Monday, September 24, 2012

The Delaware River Waterfront is not the only one going through positive changes

I think sometimes people take the Schuylkill Waterfront for granted; I know I do.

Driving down Kelly or West River (aka MLK Drive) is probably one of the nicest stretches of road in our great city. It's landscaped properly, it has beautiful bridges and scenic hills along its banks, and it's packed almost daily with runners, bikers, and the like.

In other words, most people take for granted the fact that this area looks so nice these days; but it took a lot of time and effort.

Here are some more efforts taking place to keep the great momentum going along the Schuylkill banks.

Wednesday, September 19, 2012

Another big development proposition for the Waterfront

This one would indeed be large and in charge.

Here are some of the details:

  • Four Towers
    • 2 Larger Towers = 426 Feet Each
    • 2 Smaller Towers = 227 Feet Each
  • 1,458 Residential Units
  • Mixed-Use Project
  • Public Green Space
  • Green Roofs
  • Roof-Top Swimming Pools
  • LEED Certified

Sounds like a cool project, right?

It will be interesting to see if Philadelphia's City Planning Commission overrides the Delaware River Waterfront Corporation on this one (they do have the power to). While the project sounds awesome, and meets most of the Delaware River Master Plan's goals, it exceeds the height limits set forth in the plan.

As the economy starts to pick up even more, I'm sure this issue will keep popping up. Let's see if builders and planners can come to some kind of an agreement on these proposed projects.

Wednesday, September 12, 2012

New music venue proposed for the Waterfront

Not just a music venue.

Michael Samschick, who has been buying up property along the Delaware River Waterfront for the last 4 years, is planning a multi-use building while reusing a historic structure.

Here's the plan so far:

  • 3,000 Seat Music Hall
  • Bowling Alley
  • Distillery
  • New Restaurants
  • Country/Western Live Music Establishment

The first 4 items above would all be located in the former Ajax building on the corner of Frankford Ave and Delaware Ave. One of the buildings next door (44 Richmond St) will host the Country/Western idea.

This kind of development is great for Philadelphia. It builds on the waterfront master plan, reuses an old/historic building, brings more entertainment venues to our city (which in turn brings more restaurants, stores, and people), and capitalizes on the multi-use concept.

Thumbs up from me.

Tuesday, September 11, 2012

Tim Garrity and Philly Urban Living land on National Talk Radio

Nothing too crazy.

I was asked by Money For Lunch's Executive Producer to be a guest on their live, national talk radio show and elaborate on the subject of current real estate trends. MFL host Bert Martinez fired some tough questions my way about mortgage interest rates, the current housing market, and buying vs. renting.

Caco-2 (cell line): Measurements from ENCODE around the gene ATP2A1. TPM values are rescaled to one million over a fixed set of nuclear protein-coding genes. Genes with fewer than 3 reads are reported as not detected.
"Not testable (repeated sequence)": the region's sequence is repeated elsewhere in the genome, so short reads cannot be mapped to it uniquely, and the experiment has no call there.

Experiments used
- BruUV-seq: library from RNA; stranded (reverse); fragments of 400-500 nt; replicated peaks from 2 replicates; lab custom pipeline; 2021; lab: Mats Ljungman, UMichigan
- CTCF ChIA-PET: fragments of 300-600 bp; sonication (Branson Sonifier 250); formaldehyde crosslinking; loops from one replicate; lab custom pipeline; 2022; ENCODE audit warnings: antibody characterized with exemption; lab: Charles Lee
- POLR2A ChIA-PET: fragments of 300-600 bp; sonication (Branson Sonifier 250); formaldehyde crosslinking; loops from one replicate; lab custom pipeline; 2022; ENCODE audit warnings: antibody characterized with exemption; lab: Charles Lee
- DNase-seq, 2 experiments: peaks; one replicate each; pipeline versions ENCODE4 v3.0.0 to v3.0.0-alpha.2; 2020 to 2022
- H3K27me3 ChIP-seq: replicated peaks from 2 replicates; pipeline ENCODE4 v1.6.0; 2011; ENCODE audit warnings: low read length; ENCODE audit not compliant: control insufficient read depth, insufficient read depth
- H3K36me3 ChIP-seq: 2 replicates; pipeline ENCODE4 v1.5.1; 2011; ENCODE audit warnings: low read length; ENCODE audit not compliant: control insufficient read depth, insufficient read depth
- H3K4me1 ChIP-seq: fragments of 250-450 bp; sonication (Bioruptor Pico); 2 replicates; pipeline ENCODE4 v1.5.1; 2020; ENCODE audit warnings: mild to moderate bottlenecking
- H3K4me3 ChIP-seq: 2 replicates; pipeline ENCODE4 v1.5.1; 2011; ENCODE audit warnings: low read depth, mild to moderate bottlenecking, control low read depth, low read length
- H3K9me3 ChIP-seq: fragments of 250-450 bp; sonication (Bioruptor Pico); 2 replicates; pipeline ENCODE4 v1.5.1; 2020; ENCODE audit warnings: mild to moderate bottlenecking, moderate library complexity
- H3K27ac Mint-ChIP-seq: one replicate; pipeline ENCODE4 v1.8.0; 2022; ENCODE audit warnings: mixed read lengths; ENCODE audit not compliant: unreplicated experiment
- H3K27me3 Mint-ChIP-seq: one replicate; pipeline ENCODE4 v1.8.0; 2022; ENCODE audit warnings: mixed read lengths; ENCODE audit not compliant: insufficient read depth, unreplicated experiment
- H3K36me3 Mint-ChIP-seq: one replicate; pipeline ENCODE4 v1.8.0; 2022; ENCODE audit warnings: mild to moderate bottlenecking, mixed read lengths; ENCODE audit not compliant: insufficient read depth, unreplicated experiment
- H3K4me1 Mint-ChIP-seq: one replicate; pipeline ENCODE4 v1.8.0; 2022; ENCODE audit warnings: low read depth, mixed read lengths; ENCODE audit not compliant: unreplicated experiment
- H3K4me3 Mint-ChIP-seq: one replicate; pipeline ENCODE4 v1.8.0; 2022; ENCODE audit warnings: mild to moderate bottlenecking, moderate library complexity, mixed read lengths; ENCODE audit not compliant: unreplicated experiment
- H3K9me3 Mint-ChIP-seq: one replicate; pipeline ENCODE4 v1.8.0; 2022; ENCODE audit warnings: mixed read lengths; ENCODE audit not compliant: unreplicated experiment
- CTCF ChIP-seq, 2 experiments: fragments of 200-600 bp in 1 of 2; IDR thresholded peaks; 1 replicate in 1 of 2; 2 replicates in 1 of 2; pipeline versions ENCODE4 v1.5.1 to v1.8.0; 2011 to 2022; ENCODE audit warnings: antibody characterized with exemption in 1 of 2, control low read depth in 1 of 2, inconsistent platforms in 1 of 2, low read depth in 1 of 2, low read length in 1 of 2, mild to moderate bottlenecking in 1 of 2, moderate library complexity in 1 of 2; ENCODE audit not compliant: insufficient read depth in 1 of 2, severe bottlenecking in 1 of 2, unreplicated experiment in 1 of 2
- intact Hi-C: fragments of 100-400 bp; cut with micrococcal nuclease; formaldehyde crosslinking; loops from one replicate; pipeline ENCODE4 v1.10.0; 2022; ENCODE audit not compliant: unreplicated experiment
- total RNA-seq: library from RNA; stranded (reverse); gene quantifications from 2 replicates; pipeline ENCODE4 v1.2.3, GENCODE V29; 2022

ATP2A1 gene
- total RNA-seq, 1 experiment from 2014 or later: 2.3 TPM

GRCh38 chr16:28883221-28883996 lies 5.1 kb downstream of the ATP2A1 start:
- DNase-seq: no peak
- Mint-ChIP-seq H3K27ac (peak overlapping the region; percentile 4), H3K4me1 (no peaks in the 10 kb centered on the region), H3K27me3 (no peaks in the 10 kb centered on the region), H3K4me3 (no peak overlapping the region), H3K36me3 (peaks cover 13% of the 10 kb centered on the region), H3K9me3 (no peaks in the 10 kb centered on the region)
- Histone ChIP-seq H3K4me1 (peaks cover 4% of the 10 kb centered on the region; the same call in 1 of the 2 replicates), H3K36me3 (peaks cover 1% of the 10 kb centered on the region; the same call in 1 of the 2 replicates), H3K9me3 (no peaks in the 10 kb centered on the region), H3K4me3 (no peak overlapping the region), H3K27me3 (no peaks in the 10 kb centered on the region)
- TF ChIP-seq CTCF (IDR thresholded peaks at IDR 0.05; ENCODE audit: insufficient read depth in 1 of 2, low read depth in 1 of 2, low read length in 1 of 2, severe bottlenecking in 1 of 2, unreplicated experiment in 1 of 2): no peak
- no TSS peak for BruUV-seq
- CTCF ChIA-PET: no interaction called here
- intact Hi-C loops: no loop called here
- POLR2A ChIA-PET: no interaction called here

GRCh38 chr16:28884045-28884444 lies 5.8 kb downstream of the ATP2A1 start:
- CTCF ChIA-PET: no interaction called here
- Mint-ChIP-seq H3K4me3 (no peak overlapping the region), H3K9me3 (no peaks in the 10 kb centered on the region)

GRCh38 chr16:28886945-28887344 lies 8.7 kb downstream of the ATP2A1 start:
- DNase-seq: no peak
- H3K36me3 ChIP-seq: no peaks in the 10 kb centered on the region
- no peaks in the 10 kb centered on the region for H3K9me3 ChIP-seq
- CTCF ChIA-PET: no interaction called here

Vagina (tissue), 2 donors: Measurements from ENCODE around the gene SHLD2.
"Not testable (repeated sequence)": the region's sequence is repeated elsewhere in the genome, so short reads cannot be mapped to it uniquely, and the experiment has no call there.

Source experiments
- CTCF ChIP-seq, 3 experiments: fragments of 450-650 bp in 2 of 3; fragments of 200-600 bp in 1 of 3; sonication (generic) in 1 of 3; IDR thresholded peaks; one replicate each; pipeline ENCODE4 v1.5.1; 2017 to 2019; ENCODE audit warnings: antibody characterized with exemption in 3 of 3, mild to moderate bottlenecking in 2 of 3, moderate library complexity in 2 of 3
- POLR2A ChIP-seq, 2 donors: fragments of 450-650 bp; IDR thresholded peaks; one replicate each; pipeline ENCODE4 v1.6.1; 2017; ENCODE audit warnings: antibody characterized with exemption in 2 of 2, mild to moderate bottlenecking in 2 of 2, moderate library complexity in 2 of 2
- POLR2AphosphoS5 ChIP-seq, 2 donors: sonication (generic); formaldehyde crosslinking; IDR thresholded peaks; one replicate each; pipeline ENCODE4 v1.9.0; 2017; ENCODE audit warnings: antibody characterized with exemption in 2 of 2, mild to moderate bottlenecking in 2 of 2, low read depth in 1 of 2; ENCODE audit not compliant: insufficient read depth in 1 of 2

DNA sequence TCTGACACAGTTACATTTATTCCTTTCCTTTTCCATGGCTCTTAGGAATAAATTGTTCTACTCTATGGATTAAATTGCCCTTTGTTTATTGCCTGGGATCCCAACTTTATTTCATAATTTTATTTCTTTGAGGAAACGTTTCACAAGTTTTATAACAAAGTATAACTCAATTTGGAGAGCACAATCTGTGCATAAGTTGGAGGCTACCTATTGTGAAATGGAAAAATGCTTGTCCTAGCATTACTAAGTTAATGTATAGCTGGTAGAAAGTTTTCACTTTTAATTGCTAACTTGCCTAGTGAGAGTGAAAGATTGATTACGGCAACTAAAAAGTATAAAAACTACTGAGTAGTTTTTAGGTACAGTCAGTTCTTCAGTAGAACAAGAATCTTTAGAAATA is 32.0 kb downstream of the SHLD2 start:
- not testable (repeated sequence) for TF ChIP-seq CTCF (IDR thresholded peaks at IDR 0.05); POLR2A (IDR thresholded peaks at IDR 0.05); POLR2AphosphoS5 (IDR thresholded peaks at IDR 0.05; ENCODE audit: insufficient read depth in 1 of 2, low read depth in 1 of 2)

If you would like to listen to all 3 interviews during MFL's 1-hour segment, click here and press play. If you would just like to hear my 15 minute segment, click here and then move the timer to start at 16:50 (aka 16 minutes and 50 seconds).

Thanks for your support everyone!

Wednesday, September 5, 2012

"Foodie Paradise" is coming to Chestnut Hill

New look for the Chestnut Hill Farmers' Market

Well, not exactly.

It will actually be a major overhaul of the existing Chestnut Hill Farmers' Market.

The 7,000 square foot space is going to get a sleek, modern look and go from a system of alleyways to a more modern grid (think Reading Terminal Market).

I have always been of the opinion that Philadelphia has enough demand to support a few more RTM-esque locations throughout the city, so it looks like Chestnut Hill will be the first to go that same, successful route.

More details and pictures here.

Tuesday, September 4, 2012

Philadelphia finally gets a 21st century zoning code

Center City, Philadelphia

Woo hoo!

There are many things to celebrate about the new zoning code, like Philadelphia finally updating their development process to make things simpler, but I think the biggest accomplishment is that our local politicians are finally starting to see the potential in our great city. Hence, spending some bucks to make life easier for those who want to invest in Philadelphia.

Without going into full detail (which you can do here), here are a few things the new zoning code will accomplish:

  • Reduced number of zoning classifications
  • Robust civic design review process
  • Role of Philadelphians in the zoning approval process

In other words, the new code will take us out of our stale, archaic process we've relied on since the 1960s and give us a more fair, sensible way of decision making.

Here are some other links to help you out: